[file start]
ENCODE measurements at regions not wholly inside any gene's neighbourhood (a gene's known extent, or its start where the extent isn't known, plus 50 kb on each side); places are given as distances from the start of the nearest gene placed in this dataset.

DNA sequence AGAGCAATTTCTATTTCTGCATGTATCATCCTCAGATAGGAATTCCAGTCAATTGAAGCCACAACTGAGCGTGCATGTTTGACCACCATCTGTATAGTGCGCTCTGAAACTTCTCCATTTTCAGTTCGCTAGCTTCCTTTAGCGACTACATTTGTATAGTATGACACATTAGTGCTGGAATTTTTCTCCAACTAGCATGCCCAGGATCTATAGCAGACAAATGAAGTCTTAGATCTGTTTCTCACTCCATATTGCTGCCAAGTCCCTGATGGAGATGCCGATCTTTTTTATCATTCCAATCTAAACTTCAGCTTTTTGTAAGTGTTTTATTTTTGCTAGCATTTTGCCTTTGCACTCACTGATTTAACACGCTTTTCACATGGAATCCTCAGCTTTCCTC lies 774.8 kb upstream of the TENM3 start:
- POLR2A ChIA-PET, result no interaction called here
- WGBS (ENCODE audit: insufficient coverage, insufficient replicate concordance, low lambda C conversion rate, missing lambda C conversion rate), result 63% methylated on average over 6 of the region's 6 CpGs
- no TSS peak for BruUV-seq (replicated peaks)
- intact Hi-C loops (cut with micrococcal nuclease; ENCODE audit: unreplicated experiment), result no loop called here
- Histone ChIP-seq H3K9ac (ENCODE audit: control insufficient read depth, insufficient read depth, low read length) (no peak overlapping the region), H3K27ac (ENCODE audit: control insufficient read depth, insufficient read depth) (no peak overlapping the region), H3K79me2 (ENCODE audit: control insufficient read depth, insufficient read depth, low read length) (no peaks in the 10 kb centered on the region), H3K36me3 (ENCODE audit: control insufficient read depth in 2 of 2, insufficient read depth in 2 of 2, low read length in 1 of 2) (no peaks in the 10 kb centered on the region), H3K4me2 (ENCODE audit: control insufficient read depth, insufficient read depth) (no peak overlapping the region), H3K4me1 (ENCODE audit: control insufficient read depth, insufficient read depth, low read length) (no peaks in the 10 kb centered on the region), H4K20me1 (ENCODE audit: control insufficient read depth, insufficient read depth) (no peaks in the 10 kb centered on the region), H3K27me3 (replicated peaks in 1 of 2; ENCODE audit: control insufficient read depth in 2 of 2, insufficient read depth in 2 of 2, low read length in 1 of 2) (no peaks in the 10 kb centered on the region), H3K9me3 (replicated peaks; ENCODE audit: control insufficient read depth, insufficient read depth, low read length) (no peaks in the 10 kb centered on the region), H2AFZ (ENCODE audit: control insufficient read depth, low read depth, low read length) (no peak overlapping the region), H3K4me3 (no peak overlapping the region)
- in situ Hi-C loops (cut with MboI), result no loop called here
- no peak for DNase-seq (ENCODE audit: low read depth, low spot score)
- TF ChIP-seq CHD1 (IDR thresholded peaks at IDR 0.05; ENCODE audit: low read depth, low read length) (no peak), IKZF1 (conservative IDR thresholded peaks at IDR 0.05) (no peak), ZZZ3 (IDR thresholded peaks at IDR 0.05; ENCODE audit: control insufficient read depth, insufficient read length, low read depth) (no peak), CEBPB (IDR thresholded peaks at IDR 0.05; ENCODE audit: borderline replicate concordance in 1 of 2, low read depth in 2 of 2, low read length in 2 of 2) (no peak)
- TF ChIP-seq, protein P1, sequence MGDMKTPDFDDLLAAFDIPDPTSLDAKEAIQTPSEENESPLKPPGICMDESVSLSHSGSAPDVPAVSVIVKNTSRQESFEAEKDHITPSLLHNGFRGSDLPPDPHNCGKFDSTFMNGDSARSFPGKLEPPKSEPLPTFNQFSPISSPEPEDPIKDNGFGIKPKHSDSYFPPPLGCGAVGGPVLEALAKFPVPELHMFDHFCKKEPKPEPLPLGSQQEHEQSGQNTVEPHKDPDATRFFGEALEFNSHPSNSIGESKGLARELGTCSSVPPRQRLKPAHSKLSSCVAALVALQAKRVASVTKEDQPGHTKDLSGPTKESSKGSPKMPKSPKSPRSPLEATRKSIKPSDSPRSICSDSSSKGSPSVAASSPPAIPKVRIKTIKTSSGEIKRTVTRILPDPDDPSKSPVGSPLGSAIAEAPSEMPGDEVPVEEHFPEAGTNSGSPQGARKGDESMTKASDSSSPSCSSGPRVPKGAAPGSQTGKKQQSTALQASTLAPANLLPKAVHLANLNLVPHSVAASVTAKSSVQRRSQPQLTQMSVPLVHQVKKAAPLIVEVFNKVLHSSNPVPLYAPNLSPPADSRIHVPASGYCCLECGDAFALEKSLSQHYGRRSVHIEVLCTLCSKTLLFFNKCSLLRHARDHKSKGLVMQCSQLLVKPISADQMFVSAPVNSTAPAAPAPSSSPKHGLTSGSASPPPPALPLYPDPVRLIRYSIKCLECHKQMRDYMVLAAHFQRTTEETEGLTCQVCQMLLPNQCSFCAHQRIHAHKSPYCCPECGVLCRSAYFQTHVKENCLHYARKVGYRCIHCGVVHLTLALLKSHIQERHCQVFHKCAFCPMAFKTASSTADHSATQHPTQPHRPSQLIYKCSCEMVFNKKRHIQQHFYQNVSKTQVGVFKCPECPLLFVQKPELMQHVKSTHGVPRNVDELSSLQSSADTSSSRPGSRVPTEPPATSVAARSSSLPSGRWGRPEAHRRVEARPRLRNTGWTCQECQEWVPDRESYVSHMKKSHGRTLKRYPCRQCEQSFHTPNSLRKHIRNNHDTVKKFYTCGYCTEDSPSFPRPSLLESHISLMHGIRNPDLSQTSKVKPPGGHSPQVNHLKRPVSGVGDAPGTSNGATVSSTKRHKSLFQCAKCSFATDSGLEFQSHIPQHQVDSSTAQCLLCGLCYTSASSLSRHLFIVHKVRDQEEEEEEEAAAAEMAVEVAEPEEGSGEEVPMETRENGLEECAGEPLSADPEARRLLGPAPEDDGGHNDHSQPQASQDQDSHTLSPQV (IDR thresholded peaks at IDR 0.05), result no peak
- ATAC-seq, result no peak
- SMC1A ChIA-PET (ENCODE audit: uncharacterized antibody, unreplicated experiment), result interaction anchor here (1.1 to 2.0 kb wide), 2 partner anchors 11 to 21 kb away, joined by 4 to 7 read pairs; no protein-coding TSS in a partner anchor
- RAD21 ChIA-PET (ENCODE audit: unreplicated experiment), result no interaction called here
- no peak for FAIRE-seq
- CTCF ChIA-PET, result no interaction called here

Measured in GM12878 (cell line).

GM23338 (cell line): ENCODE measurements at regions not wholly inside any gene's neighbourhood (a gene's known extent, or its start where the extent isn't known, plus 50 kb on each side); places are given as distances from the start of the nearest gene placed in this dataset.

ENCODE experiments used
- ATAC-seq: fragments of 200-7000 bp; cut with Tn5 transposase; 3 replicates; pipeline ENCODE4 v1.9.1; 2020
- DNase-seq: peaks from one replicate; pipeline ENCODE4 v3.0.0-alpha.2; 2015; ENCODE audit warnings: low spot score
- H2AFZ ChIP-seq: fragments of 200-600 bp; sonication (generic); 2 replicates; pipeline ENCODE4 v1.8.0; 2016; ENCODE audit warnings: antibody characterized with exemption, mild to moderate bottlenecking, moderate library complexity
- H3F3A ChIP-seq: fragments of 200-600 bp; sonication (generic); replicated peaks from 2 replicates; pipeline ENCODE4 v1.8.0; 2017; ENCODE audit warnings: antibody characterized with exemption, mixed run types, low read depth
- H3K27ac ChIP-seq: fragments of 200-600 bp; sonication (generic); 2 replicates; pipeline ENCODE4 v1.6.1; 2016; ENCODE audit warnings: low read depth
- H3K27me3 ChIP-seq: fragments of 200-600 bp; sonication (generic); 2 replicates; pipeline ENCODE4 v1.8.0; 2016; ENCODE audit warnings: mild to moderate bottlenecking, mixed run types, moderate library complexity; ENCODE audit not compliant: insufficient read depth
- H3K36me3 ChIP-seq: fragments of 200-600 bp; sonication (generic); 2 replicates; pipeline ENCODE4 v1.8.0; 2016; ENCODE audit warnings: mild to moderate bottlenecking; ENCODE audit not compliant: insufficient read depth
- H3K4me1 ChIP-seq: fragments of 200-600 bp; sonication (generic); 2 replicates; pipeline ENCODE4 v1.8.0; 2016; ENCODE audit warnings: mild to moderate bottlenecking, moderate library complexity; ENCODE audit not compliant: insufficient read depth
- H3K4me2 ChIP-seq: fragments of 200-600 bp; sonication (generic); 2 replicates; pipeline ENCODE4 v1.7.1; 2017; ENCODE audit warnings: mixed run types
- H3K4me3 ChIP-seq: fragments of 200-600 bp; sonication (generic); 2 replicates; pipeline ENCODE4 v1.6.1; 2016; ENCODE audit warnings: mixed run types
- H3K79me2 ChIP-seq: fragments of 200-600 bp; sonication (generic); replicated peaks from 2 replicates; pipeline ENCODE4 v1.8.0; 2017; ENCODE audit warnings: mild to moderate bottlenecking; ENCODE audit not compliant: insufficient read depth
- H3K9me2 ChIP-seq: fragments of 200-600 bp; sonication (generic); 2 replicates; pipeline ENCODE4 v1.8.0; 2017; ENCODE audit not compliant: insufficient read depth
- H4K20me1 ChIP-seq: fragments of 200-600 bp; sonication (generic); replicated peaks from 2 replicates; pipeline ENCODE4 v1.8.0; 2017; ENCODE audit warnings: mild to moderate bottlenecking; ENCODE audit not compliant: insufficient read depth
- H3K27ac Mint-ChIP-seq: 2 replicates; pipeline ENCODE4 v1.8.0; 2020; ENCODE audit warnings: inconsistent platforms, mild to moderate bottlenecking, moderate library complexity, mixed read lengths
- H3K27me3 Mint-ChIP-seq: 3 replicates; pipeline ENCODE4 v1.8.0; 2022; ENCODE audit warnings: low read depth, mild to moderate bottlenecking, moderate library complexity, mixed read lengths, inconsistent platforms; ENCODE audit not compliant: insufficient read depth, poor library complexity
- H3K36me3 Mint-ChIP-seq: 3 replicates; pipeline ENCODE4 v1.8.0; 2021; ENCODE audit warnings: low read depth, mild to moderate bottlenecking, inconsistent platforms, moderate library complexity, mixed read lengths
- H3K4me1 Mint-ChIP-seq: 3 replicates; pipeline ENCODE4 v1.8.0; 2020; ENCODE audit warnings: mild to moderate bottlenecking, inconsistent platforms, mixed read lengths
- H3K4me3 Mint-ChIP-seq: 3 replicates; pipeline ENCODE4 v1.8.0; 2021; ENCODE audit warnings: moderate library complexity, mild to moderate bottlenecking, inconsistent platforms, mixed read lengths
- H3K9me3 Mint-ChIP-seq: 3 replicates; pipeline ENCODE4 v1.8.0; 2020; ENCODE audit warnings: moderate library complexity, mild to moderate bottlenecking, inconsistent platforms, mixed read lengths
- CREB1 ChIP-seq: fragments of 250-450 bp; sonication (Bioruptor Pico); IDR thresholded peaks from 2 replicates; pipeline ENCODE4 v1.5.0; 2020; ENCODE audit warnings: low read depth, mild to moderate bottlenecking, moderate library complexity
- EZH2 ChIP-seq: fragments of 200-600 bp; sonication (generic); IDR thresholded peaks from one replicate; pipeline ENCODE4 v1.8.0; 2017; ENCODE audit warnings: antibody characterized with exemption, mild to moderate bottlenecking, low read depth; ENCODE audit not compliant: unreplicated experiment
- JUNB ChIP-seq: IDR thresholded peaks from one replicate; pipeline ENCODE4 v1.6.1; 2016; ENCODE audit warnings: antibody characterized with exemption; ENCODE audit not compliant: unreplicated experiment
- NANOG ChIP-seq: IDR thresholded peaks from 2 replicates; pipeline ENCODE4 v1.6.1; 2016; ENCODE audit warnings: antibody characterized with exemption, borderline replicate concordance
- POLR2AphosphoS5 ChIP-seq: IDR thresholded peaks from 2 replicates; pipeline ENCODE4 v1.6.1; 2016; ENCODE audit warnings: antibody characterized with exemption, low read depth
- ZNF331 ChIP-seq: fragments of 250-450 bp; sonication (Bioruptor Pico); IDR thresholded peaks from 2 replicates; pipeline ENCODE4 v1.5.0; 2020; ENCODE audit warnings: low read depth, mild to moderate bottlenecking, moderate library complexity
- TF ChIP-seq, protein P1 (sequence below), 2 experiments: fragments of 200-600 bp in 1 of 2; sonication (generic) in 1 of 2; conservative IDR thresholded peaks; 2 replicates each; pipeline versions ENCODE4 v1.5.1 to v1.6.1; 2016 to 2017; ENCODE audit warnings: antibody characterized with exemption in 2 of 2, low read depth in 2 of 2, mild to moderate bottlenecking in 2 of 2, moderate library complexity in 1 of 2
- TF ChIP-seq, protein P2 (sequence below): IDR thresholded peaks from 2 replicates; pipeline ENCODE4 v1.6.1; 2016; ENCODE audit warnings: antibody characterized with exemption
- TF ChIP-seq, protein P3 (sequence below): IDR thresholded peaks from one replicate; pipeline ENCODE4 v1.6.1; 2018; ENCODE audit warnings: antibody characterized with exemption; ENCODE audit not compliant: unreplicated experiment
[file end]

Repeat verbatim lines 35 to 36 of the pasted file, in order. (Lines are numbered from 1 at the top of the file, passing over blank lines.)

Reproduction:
- H3K36me3 Mint-ChIP-seq: 3 replicates; pipeline ENCODE4 v1.8.0; 2021; ENCODE audit warnings: low read depth, mild to moderate bottlenecking, inconsistent platforms, moderate library complexity, mixed read lengths
- H3K4me1 Mint-ChIP-seq: 3 replicates; pipeline ENCODE4 v1.8.0; 2020; ENCODE audit warnings: mild to moderate bottlenecking, inconsistent platforms, mixed read lengths